Microsoft may have replaced Apple as the most valuable U.S. company, but don’t count Apple out, investor Nancy Tengler told CNBC on Friday.
“Clearly the fundamentals are better for Microsoft in terms of which space they’re in — the cloud space, the growth they’re experiencing — but I’m not willing to walk away from Apple at these levels,” the chief investment officer at Heartland Financial said on “Closing Bell.”
Microsoft’s market cap held an implied market valuation of $851.2 billion at Friday’s close, exceeding Apple’s market valuation of $847.4 billion.
Tengler, who owns shares of both Apple and Microsoft, said she’s closer to selling Microsoft and buying Apple right now. “This is an interesting time to be adding.”
“We have to get used to the recalibration of iPhone flat sales, no transparency, what’s the next big thing,” she said. “We’re going to find it’s services and something we haven’t thought of yet. Look at the Apple Watch, it’s just kind of been a stealth outperformer.”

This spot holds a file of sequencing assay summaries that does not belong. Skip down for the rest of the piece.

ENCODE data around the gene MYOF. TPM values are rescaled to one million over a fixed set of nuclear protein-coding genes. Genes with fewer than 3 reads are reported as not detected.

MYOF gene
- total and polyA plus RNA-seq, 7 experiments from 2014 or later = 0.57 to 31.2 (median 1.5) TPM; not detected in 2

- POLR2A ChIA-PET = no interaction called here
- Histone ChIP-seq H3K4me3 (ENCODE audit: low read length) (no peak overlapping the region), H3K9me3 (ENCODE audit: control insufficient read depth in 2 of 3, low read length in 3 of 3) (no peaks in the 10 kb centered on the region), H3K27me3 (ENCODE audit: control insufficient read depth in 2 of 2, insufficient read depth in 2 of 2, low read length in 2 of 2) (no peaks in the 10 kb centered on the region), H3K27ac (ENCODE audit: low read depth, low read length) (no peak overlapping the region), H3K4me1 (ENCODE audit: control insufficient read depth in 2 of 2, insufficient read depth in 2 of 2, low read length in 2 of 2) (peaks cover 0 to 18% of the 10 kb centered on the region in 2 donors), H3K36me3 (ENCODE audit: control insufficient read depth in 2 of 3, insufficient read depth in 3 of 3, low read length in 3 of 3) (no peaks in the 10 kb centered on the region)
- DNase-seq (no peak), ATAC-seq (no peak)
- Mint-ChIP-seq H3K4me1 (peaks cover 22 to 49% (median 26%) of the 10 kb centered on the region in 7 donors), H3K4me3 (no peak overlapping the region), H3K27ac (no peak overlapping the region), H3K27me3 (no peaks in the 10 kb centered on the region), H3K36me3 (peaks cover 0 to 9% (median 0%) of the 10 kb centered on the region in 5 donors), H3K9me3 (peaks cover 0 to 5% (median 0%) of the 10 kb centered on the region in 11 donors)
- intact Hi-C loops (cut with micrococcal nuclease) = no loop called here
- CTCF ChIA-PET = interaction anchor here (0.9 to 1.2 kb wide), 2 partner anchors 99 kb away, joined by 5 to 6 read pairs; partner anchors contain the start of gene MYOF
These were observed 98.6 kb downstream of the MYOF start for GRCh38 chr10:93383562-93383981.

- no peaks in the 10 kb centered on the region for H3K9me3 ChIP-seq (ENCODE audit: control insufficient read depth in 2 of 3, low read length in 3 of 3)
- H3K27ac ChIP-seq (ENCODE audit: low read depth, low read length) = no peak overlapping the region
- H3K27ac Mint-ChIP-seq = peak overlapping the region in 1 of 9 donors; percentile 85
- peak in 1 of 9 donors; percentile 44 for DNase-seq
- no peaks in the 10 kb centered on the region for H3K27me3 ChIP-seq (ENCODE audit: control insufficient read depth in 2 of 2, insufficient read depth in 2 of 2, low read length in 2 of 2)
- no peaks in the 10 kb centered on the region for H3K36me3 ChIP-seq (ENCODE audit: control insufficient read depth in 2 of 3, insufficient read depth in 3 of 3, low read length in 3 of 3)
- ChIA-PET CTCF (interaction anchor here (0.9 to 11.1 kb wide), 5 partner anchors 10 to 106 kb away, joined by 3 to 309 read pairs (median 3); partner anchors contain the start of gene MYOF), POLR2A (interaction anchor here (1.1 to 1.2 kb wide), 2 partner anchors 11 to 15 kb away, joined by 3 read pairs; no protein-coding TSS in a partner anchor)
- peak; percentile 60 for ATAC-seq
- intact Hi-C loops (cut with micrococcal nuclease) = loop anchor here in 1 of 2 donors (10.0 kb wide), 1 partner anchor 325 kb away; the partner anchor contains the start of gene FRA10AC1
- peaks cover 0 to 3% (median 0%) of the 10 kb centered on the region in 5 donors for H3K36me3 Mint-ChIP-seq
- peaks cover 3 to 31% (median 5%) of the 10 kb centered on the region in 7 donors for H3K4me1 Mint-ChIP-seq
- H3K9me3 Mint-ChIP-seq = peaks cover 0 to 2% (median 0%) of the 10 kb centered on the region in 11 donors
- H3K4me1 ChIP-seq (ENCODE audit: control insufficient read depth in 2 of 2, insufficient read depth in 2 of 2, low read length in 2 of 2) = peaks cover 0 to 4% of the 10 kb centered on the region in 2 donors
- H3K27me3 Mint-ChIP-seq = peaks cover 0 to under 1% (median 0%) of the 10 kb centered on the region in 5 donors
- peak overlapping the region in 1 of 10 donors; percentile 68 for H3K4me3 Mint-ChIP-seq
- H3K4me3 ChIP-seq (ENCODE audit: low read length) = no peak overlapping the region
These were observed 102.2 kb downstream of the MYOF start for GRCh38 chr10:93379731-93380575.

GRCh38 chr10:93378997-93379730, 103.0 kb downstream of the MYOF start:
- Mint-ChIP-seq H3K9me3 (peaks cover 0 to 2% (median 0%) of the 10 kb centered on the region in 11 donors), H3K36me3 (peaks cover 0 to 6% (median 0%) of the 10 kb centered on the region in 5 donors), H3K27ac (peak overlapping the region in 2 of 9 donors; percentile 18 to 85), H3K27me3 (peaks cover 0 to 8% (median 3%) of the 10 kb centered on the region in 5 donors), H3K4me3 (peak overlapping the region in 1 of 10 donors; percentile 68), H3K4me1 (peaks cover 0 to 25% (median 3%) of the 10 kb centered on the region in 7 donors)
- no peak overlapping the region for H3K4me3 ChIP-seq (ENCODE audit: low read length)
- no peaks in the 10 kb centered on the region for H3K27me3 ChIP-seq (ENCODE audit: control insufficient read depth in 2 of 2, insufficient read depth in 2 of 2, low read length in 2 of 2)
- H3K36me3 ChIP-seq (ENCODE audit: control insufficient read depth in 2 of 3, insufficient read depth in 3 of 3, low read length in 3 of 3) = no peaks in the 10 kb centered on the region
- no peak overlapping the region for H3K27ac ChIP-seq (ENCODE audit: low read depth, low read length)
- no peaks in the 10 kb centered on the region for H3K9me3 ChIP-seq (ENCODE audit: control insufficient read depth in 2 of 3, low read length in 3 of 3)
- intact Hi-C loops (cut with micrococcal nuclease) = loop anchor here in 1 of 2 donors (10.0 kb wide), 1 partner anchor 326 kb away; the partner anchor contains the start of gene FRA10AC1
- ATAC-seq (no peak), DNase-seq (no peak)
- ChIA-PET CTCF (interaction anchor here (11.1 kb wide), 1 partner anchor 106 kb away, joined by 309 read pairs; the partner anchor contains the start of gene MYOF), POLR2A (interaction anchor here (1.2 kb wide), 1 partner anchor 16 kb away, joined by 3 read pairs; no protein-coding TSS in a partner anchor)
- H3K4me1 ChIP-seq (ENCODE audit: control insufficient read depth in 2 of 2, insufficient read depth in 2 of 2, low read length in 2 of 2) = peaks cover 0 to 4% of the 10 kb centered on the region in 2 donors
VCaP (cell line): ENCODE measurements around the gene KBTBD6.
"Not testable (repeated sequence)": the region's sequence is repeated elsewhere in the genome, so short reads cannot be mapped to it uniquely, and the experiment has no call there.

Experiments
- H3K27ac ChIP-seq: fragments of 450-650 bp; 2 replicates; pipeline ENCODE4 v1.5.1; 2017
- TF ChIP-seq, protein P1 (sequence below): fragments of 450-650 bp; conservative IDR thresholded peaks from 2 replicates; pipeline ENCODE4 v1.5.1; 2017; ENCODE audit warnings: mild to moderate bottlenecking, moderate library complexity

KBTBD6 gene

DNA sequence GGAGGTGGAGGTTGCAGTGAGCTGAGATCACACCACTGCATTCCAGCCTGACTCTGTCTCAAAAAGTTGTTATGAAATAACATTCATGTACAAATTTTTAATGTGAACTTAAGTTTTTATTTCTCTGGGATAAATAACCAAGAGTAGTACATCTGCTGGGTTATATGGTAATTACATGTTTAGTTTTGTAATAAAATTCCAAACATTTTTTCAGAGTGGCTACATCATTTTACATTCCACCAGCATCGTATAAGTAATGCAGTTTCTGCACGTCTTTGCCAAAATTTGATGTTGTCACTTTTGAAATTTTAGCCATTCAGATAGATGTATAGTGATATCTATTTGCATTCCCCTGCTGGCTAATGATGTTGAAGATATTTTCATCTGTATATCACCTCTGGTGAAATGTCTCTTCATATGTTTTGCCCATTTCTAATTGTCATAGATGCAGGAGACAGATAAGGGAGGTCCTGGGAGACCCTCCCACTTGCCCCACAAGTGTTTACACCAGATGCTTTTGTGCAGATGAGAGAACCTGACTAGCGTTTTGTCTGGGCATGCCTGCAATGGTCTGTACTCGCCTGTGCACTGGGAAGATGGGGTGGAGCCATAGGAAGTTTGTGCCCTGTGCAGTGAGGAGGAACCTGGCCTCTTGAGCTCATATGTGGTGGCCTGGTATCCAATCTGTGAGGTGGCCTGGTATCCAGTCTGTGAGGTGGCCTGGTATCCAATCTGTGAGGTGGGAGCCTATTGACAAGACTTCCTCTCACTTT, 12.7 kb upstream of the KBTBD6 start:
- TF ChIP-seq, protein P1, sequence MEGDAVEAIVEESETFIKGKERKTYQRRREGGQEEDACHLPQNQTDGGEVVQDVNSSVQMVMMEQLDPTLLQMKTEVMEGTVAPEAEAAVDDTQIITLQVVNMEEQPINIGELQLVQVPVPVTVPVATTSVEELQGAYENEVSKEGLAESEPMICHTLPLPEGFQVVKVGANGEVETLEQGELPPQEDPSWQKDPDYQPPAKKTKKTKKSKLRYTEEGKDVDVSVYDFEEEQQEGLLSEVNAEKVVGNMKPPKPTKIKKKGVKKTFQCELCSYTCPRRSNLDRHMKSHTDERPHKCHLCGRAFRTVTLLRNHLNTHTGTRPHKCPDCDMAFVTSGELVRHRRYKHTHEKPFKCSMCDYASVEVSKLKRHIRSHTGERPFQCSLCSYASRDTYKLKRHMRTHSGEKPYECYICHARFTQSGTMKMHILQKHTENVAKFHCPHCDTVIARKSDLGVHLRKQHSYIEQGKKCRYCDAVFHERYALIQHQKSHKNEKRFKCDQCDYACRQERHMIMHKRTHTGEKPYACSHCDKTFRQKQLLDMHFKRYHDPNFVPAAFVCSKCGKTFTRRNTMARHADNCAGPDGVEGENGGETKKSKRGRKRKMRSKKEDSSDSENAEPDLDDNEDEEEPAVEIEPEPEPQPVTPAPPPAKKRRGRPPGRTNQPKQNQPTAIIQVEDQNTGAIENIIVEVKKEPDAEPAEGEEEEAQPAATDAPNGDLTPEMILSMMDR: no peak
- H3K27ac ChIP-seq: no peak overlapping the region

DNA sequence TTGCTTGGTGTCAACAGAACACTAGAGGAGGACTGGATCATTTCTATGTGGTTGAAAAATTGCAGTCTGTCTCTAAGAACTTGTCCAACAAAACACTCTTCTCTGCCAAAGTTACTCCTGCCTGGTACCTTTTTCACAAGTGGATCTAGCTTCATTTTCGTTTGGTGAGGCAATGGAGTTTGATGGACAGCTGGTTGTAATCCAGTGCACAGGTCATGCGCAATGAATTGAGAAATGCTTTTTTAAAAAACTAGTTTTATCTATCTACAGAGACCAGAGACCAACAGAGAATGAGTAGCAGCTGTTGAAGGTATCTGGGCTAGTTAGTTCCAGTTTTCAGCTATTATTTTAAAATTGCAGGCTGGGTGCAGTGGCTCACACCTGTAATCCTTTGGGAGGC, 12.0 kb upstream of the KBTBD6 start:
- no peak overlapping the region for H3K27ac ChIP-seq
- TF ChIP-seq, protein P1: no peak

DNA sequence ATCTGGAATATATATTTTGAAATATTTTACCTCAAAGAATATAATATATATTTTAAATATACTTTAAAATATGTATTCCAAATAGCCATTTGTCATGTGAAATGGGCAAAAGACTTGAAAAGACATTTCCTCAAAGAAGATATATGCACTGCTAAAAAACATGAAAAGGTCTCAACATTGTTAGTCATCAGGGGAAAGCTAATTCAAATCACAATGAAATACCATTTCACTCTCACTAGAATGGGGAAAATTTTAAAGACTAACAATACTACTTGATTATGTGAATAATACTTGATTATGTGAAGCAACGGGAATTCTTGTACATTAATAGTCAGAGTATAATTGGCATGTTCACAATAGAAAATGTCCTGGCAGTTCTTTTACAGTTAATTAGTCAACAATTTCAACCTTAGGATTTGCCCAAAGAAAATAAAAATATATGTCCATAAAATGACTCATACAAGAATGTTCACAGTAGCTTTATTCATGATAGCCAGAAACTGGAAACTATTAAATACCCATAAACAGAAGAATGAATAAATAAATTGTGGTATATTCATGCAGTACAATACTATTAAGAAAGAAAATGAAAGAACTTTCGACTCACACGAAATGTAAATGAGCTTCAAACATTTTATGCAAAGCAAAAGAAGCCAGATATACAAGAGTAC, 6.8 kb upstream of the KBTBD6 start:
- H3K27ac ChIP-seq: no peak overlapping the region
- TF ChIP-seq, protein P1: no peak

Apple shares have had a few rough weeks, releasing disappointing earnings on Nov. 1. The tech giant also announced it would no longer break out iPhone, iPad and Mac sales figures, which garnered a swift response from Wall Street.
However, Tengler dismissed analysts’ concerns.
“Wall Street gets embarrassed. They’re like a woman scorned. When they don’t get the information they want, then they begin to pile on,” she said.
She is betting that Apple will make the successful transition to the next big thing and will bring the Street along. It just may take some time, she added.